You begin setting up your wireless network by configuring the wireless access point (or a router that includes a wireless access point), which is the hub of your Wi-Fi network The process is simple if you use a device that supports Wi-Fi Protected Setup (WPS); most routers sold since 2008 do, although it's not always clear from the product literature. Older routers and other noncompliant devices offer a variety of third-party solutions or ask you to perform configuration manually. (If you're not sure whether your router supports WPS, try the following steps . If this method doesn't work, check the instructions that came with your router.)
You can set up a Wi-Fi Protected Setup-compliant router or access point using either a wired or wireless connection . To configure a wireless access point or router that supports Wi-Fi Protected Setup, follow these steps:
1. Open Network And Sharing Center. (Click the Network icon in the notification area, and then click Open Network And Sharing Center.) Click Set Up A New Connection Or Network .
2. In the Set Up A Connection Or Network wizard, select Set Up A New Network and click Next. Wait for the wizard to find the unconfigured router or access point. When it appears, as shown below, select it and click Next.
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Choose the wireless router or access point you want to configure
It might take up to 90 seconds for unconfigured devices on your network to appear.
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The router doesn't appear in the Set Up A Network wizard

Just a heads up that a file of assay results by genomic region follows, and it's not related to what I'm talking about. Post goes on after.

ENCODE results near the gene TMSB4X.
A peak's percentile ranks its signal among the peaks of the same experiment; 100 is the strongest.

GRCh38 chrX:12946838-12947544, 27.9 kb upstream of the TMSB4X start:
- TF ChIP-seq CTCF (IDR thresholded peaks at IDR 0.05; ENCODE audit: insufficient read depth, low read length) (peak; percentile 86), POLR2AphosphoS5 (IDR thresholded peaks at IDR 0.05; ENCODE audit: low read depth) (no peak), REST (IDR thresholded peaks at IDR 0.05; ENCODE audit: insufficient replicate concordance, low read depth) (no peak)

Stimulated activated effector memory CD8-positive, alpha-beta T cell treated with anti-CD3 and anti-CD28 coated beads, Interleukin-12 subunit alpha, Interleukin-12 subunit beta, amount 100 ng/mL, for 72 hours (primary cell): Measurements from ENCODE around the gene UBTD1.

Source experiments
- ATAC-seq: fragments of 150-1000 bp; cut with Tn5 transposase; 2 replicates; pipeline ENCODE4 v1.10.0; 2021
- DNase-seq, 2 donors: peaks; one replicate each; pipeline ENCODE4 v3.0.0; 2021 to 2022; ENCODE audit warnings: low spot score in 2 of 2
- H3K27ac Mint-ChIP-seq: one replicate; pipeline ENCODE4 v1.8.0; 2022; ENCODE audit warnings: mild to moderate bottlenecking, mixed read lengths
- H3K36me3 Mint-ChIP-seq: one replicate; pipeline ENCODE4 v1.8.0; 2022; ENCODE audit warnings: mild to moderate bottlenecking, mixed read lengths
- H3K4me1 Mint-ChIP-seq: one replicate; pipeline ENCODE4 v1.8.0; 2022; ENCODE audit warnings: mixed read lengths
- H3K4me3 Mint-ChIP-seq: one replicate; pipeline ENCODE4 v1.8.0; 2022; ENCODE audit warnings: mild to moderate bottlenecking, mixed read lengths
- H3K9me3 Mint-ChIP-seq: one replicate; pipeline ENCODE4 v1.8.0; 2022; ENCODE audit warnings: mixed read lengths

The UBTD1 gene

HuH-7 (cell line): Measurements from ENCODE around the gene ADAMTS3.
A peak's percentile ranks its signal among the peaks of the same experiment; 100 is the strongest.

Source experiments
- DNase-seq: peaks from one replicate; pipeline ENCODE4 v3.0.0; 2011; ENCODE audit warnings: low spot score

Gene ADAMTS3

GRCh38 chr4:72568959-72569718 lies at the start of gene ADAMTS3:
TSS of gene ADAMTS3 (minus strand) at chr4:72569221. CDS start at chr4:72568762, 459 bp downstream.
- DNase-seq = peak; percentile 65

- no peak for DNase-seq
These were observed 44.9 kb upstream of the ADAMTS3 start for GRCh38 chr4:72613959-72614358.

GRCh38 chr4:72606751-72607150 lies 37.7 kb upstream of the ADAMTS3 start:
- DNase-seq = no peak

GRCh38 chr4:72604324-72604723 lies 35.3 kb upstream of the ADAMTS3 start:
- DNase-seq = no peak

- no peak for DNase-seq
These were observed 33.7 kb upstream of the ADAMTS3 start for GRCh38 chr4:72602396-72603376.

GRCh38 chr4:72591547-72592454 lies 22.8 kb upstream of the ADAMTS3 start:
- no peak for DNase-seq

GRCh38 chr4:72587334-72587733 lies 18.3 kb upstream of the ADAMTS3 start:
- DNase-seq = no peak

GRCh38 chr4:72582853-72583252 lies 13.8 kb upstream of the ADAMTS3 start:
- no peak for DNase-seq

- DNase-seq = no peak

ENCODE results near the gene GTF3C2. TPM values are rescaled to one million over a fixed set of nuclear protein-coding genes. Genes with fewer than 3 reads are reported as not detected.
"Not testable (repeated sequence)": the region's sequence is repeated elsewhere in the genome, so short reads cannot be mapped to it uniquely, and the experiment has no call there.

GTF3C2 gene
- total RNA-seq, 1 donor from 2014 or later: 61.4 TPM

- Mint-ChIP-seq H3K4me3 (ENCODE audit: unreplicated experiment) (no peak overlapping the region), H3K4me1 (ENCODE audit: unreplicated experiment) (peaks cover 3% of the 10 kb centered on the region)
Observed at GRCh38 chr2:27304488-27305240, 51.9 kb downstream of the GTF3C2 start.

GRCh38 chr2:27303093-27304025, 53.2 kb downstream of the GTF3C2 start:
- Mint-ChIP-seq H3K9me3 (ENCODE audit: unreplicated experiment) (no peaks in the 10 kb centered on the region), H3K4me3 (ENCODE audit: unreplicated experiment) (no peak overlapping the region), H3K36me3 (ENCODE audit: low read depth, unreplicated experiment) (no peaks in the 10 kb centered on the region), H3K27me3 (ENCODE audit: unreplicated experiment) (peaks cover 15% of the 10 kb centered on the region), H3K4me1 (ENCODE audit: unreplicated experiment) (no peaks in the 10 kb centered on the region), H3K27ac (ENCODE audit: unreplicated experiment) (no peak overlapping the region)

If, after waiting for a minute or two, the router you want to set up does not appear in the wizard, either it is already configured or it does not support Wi-Fi Protected Setup .
You can reset a configured router by following the manufacturer's instructions (in many cases, you use a paper clip to press a recessed reset button). Be aware that doing so removes all configuration data from the router. If it's already configured, you might be better off skipping this procedure altogether and connecting your devices to the router, as explained in the next section, "Connecting to a Wireless Network" on page 603.
For routers that do not support WPS, check the instructions that came with the router for information about configuring wireless settings .
With a computer that has a Wi-Fi adapter, you can go directly to the Set Up A Network wizard without going through Network And Sharing Center. If Windows detects a wireless network and you're not currently connected to one, the Network icon in the notification area shows an orange glow. Click the icon, and you'll see a connection for your new router—usually with the name of the router's manufacturer. Click the connection, click the Connect button, and Windows displays the message shown below.
^ Connect to a Network
Do you want to set up your network?
This is a new routerthat has not been set up. Click OKto start setup.
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OK ] [ Cancel ]
Click OK, and then follow the procedure beginning with step 3 .
3. Enter the eight-digit PIN (sometimes identified as "WPS PIN") on the router's label, and then click Next.
4. Enter a name for your wireless network . This name, also known as the SSID (for service set identifier), can contain only letters, numbers, and underscores . Windows suggests using the name of your computer with "_Network" appended; because it's the name by which all devices on a WLAN identify the network, you might want to come up with something more meaningful.
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